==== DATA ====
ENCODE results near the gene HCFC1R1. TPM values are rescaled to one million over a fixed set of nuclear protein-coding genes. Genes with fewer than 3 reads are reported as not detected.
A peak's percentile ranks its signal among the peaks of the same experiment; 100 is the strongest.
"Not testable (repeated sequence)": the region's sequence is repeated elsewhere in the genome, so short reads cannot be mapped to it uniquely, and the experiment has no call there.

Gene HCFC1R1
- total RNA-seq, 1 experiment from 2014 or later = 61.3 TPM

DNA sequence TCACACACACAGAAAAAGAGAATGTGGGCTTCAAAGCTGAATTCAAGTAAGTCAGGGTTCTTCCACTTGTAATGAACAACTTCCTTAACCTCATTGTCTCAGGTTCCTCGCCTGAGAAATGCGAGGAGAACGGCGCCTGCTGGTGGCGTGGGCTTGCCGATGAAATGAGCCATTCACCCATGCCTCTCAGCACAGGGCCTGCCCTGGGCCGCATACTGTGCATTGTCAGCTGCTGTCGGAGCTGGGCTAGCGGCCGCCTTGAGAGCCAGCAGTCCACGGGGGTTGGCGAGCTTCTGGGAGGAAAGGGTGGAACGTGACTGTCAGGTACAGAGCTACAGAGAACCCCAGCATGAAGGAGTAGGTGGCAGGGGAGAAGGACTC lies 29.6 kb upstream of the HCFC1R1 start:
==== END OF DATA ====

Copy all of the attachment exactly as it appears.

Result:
ENCODE results near the gene HCFC1R1. TPM values are rescaled to one million over a fixed set of nuclear protein-coding genes. Genes with fewer than 3 reads are reported as not detected.
A peak's percentile ranks its signal among the peaks of the same experiment; 100 is the strongest.
"Not testable (repeated sequence)": the region's sequence is repeated elsewhere in the genome, so short reads cannot be mapped to it uniquely, and the experiment has no call there.

Gene HCFC1R1
- total RNA-seq, 1 experiment from 2014 or later = 61.3 TPM

DNA sequence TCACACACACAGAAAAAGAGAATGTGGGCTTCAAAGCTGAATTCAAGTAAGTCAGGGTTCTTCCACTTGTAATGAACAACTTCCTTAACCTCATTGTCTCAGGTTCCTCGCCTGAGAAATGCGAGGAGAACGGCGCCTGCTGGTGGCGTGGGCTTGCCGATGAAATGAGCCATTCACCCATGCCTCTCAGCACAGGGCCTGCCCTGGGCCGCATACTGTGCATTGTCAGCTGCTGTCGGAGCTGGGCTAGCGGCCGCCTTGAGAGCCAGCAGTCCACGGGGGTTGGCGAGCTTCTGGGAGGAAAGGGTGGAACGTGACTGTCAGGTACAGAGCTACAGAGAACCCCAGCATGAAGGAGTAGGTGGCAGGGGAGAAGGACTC lies 29.6 kb upstream of the HCFC1R1 start: